``Inflation will do it. But how much? To bring the debt-to-GDP ratio down to the same level as at the end of 2008 would take a doubling of prices. That 100 per cent increase would make nominal GDP twice as high and thus cut the debt-to-GDP ratio in half, back to 41 from 82 per cent. A 100 per cent increase in the price level means about 10 per cent inflation for 10 years. But it would not be that smooth – probably more like the great inflation of the late 1960s and 1970s with boom followed by bust and recession every three or four years, and a successively higher inflation rate after each recession. The fact that the Federal Reserve is now buying longer-term Treasuries in an effort to keep Treasury yields low adds credibility to this scary story, because it suggests that the debt will be monetised. That the Fed may have a difficult task reducing its own ballooning balance sheet to prevent inflation increases the risks considerably. And 100 per cent inflation would, of course, mean a 100 per cent depreciation of the dollar. Americans would have to pay $2.80 for a euro; the Japanese could buy a dollar for Y50; and gold would be $2,000 per ounce. This is not a forecast, because policy can change; rather it is an indication of how much systemic risk the government is now creating.”- John Taylor Exploding debt threatens America
The Bonds Vigilantes are back! That’s according to the newswires and the opinion pages.
Bond vigilantes are supposedly a class of bond investors who serve as disciplinarians against government overspending. Sensing the perpetuation of profligacy, these market enforcers would sell sovereigns which would translate to rising interest rates and which effectively functions as a kibosh on the extravagancies of government.
The recent volatility in the long dated US treasuries markets (see figure 1) apparently breathed life on such market persona after more than two decades long of hibernation.
The recent surge in yields has prompted for concerns on the marketplace over the sustainability of stock market gains. Rising interest rates, as interpreted by the mainstream, may yet foil government measures to resuscitate the housing market and US consumers. As you will notice in the chart above, long dated treasuries often serve as benchmark to bank lending rates-so rising Treasury yields means higher mortgage rates.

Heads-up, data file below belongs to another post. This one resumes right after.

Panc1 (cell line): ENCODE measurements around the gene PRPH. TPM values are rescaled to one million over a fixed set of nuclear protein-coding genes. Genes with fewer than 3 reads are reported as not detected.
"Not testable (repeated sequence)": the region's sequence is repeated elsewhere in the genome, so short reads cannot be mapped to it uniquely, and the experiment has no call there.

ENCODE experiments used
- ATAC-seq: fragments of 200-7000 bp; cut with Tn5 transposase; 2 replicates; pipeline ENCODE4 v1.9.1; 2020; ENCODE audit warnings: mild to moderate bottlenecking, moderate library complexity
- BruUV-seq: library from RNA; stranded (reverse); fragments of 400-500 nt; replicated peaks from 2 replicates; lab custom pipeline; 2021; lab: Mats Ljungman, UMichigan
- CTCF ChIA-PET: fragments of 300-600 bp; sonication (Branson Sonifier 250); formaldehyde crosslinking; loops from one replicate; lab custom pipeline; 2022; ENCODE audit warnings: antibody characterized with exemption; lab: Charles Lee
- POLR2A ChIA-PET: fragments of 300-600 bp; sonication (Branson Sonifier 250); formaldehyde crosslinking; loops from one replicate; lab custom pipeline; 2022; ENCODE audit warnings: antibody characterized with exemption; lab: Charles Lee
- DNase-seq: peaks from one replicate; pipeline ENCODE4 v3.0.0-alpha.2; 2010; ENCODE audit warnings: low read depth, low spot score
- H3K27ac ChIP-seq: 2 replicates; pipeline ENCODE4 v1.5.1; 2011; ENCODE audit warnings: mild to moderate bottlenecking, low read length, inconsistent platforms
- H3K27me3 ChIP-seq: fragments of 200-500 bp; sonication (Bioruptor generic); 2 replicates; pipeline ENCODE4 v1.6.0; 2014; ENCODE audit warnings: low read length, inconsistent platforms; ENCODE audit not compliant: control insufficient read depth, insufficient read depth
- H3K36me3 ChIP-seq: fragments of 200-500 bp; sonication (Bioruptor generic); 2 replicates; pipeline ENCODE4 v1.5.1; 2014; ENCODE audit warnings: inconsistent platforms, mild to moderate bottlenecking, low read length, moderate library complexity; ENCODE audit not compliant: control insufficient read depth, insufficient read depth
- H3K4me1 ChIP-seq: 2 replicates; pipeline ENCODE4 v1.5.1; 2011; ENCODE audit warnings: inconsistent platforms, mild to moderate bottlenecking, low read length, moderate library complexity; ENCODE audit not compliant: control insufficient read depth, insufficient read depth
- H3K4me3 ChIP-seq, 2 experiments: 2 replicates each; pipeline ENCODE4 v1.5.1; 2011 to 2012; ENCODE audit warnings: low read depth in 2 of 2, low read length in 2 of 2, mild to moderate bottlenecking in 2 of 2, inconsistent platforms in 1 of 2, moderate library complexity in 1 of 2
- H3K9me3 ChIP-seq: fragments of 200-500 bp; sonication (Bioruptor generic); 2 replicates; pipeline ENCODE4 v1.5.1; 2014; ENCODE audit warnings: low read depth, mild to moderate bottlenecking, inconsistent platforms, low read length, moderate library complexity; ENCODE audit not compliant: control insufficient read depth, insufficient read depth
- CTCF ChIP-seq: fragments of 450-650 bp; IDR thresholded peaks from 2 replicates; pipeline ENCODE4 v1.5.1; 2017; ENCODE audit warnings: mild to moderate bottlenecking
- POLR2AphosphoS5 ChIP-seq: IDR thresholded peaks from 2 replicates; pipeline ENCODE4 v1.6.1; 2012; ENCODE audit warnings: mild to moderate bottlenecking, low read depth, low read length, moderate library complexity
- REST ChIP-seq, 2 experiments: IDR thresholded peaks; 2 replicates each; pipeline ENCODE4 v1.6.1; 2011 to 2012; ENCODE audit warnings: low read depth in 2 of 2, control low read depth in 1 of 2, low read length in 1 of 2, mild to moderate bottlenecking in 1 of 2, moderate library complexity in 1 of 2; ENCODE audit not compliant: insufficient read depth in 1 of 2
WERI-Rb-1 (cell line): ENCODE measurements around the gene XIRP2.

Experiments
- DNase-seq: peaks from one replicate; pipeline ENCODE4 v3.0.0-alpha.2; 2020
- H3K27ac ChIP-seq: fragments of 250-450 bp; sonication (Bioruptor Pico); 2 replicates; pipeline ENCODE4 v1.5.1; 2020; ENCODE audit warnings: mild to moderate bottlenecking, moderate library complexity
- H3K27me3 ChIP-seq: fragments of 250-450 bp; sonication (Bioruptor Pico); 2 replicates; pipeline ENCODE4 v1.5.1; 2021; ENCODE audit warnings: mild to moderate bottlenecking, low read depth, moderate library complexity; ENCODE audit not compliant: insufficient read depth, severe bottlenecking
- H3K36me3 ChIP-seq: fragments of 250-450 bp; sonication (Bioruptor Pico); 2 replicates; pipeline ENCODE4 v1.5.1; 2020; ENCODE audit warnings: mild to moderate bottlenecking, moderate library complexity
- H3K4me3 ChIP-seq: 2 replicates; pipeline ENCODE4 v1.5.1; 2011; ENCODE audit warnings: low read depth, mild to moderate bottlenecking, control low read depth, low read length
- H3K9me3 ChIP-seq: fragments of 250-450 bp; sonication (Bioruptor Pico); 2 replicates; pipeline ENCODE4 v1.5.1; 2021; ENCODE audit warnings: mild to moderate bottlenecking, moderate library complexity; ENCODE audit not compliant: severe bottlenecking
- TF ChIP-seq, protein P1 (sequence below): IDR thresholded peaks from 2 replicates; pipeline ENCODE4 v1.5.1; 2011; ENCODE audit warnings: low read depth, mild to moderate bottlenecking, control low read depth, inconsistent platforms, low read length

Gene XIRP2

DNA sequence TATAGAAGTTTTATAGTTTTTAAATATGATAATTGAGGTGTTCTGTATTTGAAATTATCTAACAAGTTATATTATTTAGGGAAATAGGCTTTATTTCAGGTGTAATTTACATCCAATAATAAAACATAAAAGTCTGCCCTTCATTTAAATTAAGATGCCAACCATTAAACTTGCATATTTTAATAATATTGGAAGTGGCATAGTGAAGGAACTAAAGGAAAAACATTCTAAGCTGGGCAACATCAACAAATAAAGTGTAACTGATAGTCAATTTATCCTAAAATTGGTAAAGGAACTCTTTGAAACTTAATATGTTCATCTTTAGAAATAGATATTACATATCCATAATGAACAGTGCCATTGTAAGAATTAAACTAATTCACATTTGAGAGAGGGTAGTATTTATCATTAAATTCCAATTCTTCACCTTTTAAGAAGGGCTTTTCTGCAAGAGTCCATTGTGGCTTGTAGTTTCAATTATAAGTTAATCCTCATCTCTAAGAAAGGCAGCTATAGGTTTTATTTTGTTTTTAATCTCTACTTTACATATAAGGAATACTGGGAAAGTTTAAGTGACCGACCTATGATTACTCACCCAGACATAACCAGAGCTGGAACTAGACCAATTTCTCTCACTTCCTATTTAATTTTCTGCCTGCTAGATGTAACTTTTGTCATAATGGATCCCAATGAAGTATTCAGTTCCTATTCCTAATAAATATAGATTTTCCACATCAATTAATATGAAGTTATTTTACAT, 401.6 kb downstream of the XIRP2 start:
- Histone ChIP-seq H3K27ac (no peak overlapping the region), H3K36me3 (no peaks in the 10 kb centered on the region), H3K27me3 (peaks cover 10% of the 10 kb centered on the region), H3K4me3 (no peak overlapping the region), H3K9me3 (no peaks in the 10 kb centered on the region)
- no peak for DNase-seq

But often doesn’t mean always. And with US government’s severe scale of marketplace interventions, mortgage rates and treasury yields departed earlier, as we noted in early May, see US Mortgage Rates versus Treasury Yields: Does Divergence Signal An Anomaly or A New Trend?
Yet the dynamics of the bond markets of the yesteryears haven’t been the same as today; foreigners have been pinpointed as the potential source of rising yields, through liquidations.
According to this report from Bloomberg, ``The bond vigilantes are being led by international investors, who own about 51 percent of the $6.36 trillion in marketable Treasuries outstanding, up from 35 percent in 2000, according to data compiled by the Treasury.”
Unfortunately, the classic definition of the bond vigilantes doesn’t hold true today, because rising long dated yields doesn’t automatically equate to investor selling YET see figure 2.
As noted in last week’s $200 Per Barrel Oil, Here We Come!, the composition of the ownership of US treasuries held by foreigners, mostly by China, has dramatically shifted. In the face of declining foreign currency surpluses, foreigners have sold US agencies and reallocated their holdings mostly into short term bills.
This, we argued, has been primarily politically motivated. China doesn’t want to seen as ruffling the feathers of the US leadership and instead would like to be perceived as in “cooperation” and “collaboration” with them, despite expressing displeasure over the direction of present policies. This essentially places the responsibility of the repercussions from US policies entirely on US policymakers. So in contrast to bond vigilante actions of liquidations, foreigners have continued to buttress the US treasuries market, however yields continue to climb.
As example, Thursday’s US Treasury issuance of $26 billion in 7 year notes had been fully subscribed and this adds to the week’s total of $101 billion. While demand for the 7 year notes have been ample, ``the Treasury was forced to raise the yield by nearly 0.03 percentage points to entice buyers” reports the Associated Press.
In other words, rising yields hasn’t been due to foreign investor liquidations YET, but from oversupply or overissuance of US sovereigns relative to available capital, where the markets has been pricing a premium (through higher yields) for scarce capital to fund US government expenditures.
Nevertheless, events seem to be unfolding in an extremely fluid mode, such that we can’t count on the persistence of foreign support on US treasuries, especially if markets do turn disorderly.
Although the news report cited above, didn’t account for the category of buyers of the recently issued 7 year treasury notes, the US Federal Reserve can pose as the “buyer of last resort” as it can simply “monetize” debts through its digital or printing presses, since an “auction failure” can be highly disruptive to the financial markets, especially to the US dollar.
Bond Vigilantes Ahoy!